15 January 2016

Nigeria's Top Broadcast Regulator Arrested Over 4G Spectrum Sale to MTN - Three Questions Needing Answers

London — The sale of 700 MHz spectrum to MTN Nigeria by the broadcast regulator, Emeka Mba was already mired in controversy. But this week he found himself arrested by Nigeria's anti-corruption body the Economic and Financial Crimes Commission and taken in for questioning. Russell Southwood picks his way gingerly through the smoke to ask three questions.

The arrest of regulators is not entirely unknown in Africa. I have found myself shaking hands with someone one week who was then arrested the next week. The most notable cases have been two Senegalese Director-Generals and a senior Liberian regulator. Also those with long memories will remember the arrest of Mike Adenuga, CEO, Globacom by the EFCC under President Obasanjo in 2006.

It is well beyond me whether there has been dishonesty in any of these cases as they seem to be deeply political: as in the case of Mike Adenuga. So the arrest of someone does not imply that they are guilty as charged without court proceedings.

The whole spectrum saga started in September 2015 when NBC sold MTN Nigeria 700 MHz spectrum for N34 billion. Now you might imagine that the telecoms regulator NCC would be responsible for managing the sale of the "digital dividend" spectrum.

But according to This Day, the Director General of NBC, Emeka Mba, said that the spectrum was sold at a time when it was still under the control of NBC, and that NBC sought and received approval to raise money to pursue its Digital Switch Over (DSO) mandate by licensing commercially a portion of the spectrum for converged services use from the previous Government. Mba said the licensing was handled transparently and was done as part of its convergence service.

But Emeka Mba's arrest has been for contravening a Presidential directive called the Treasury Single Account in which public bodies have to transfer receipts to a Treasury controlled account. It is alleged in a report in Premium Times that Mba concealed N15 billion of the N34 billion realized from the spectrum sale.

Last week, detectives went to the headquarters of the NBC and took away computers and files in the Finance and Account unit. During the operation, some key accounts staff where taken away. Sources quoted in Premium Times said the arrested officials made confessional statements to the EFCC implicating Mba and some top officials of the NBC. Mba was arrested on Monday morning in Abuja and taken to the EFCC's headquarters where was being interrogated.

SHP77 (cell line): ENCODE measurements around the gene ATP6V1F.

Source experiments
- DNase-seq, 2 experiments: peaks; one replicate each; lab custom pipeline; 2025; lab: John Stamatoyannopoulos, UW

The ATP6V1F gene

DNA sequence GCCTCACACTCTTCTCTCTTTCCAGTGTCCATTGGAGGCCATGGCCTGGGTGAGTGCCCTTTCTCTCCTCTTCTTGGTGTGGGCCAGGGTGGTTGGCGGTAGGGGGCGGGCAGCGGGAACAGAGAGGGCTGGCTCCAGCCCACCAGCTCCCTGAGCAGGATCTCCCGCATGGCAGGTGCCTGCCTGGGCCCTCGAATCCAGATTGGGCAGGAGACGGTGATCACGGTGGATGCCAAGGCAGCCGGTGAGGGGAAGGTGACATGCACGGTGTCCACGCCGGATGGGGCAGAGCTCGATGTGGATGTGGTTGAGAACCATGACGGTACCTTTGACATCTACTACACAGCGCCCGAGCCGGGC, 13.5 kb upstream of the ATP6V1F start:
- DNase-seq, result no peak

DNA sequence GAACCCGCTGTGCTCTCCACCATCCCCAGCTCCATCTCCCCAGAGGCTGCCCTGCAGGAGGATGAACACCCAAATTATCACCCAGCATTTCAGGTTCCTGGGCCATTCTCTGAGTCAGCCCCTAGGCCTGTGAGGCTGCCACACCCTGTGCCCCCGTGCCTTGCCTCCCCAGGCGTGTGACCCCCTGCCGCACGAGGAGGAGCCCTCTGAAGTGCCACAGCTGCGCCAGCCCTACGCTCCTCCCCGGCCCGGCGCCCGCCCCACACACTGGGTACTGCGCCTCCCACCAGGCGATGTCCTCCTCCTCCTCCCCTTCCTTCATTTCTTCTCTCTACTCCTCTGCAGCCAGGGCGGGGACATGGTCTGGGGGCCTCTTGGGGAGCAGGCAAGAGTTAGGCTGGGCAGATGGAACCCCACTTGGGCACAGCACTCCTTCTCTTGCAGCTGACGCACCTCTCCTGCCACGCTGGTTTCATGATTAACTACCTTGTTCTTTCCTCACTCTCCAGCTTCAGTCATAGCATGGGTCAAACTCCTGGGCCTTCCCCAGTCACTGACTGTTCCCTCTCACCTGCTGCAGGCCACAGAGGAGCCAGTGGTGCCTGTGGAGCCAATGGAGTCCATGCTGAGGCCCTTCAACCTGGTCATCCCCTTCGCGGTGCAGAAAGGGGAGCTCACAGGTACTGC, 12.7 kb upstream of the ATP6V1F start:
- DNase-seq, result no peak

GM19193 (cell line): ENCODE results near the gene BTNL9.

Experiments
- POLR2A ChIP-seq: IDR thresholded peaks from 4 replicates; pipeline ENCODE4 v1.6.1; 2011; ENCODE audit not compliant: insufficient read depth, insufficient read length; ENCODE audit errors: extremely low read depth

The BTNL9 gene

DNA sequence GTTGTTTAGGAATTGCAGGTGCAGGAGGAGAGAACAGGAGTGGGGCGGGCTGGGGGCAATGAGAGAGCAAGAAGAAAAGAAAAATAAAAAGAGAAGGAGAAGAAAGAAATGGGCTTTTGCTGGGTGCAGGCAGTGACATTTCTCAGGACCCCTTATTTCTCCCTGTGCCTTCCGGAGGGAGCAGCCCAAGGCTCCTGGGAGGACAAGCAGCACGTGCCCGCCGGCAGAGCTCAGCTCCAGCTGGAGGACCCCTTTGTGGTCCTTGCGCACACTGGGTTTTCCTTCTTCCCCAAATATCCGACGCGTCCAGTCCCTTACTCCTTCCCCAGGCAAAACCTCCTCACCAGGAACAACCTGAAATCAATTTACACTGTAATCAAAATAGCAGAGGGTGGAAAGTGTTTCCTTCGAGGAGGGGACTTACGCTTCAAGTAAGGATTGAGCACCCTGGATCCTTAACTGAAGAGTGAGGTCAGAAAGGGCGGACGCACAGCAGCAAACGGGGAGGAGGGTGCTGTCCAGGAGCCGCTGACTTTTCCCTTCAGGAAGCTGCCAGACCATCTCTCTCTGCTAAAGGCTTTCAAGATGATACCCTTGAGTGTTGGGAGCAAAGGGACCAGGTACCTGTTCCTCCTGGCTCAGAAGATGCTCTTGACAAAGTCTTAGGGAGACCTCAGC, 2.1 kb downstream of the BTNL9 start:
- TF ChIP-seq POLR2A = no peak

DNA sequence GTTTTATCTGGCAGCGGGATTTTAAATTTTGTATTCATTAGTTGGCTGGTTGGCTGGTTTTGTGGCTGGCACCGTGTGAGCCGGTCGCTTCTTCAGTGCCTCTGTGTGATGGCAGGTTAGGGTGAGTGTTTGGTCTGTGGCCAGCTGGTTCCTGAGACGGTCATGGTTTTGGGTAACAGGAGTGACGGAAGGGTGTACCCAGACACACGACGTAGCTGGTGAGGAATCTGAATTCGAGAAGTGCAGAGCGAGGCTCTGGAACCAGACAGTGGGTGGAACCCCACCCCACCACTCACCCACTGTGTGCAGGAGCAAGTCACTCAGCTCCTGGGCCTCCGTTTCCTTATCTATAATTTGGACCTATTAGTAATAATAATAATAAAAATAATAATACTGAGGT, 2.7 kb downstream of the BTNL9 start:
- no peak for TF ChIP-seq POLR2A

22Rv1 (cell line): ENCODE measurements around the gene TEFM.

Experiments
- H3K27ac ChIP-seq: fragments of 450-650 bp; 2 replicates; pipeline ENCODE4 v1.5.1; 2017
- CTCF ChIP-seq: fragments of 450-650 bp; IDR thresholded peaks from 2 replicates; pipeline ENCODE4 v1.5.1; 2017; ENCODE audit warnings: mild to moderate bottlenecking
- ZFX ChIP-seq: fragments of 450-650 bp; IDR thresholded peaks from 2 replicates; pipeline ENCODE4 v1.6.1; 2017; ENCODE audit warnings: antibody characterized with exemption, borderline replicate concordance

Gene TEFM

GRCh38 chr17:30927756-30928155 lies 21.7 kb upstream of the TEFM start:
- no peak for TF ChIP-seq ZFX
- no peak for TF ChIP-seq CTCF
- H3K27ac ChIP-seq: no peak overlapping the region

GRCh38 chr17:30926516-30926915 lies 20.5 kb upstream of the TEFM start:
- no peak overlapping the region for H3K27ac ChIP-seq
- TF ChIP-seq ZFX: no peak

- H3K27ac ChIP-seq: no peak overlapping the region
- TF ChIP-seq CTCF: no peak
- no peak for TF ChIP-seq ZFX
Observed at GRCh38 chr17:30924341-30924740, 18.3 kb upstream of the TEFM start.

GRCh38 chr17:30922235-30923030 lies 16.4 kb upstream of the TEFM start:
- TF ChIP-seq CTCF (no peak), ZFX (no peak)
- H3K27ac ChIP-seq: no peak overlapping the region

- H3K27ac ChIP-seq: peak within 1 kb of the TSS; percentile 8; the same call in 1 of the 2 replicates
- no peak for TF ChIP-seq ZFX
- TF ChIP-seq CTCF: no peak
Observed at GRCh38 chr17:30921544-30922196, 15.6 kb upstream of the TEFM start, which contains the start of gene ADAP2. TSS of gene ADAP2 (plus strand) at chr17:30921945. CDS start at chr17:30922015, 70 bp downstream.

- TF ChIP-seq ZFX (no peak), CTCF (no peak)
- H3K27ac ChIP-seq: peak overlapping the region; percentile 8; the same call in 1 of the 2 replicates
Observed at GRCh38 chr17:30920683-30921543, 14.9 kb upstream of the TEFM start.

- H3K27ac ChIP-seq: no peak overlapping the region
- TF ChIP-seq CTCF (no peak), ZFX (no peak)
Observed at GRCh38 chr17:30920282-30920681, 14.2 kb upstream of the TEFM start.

A top official of the anti-graft agency, EFCC is quoted as saying : "Yes, he (Mba) is with us. We are investigating massive diversion of public funds and we're making progress. Mba definitely has questions to answer."

According to an NBC source quoted in Naij.com: "The funds were meant to guarantee the manufacturer of set-up boxes, and had been deposited in the commercial bank before the TSA policy."

"I cannot confirm to you if it has been disbursed from the bank but I can confirm that the remaining part of the money has been transferred to the TSA. As I speak to you, NBC is strapped for funds and some of our activities have been hindered."

The source at NBC claimed that that the money was fully committed to awarded contracts way before the Presidential TSA directive and provided as a guarantee to a Commercial Bank with the aim of supporting manufacturers of set-up boxes to aid the digitization process. The source claimed this made it impossible to transfer the money.

In an even stranger turn, a management source at NBC, in a phone conversation with This Day, explained that the special committee of the EFCC investigating the $2.1 billion arms deal scandal rocking the Office of the National Security Adviser, traced some payments to the account of NBC, and the operatives had visited the commission for further investigation on the matter.

So why might any of this matter to individuals or companies in the telecoms and Internet sectors in Africa? There are many questions that might be asked about the transfer of spectrum for 4G in Nigeria but there are three for which there appear to be no clear answers:

1. What is Nigeria's policy approach to the roll-out of 4G that would set the framework for any sale of spectrum?

2. Why is there no clarity about which organization is responsible for allocating spectrum in Nigeria?

There has been talk about merging NBA and NCC but there is currently no converged approach.

3. Why was a clear and transparent public tendering process not put in place to sell 4G spectrum to those who might wish to invest in the provision of these services?

If it came to pass that MTN alone among mobile operators was the first and/or the only mobile operator to roll out 4G, it would clearly have an unfair competitive advantage.

Whatever the rights and wrongs of the MTN Nigeria fine, the Government has already sown uncertainty about Nigeria as a telecoms investment destination. Unless it sorts out answers to the questions above quickly, it will only have compounded the problem.

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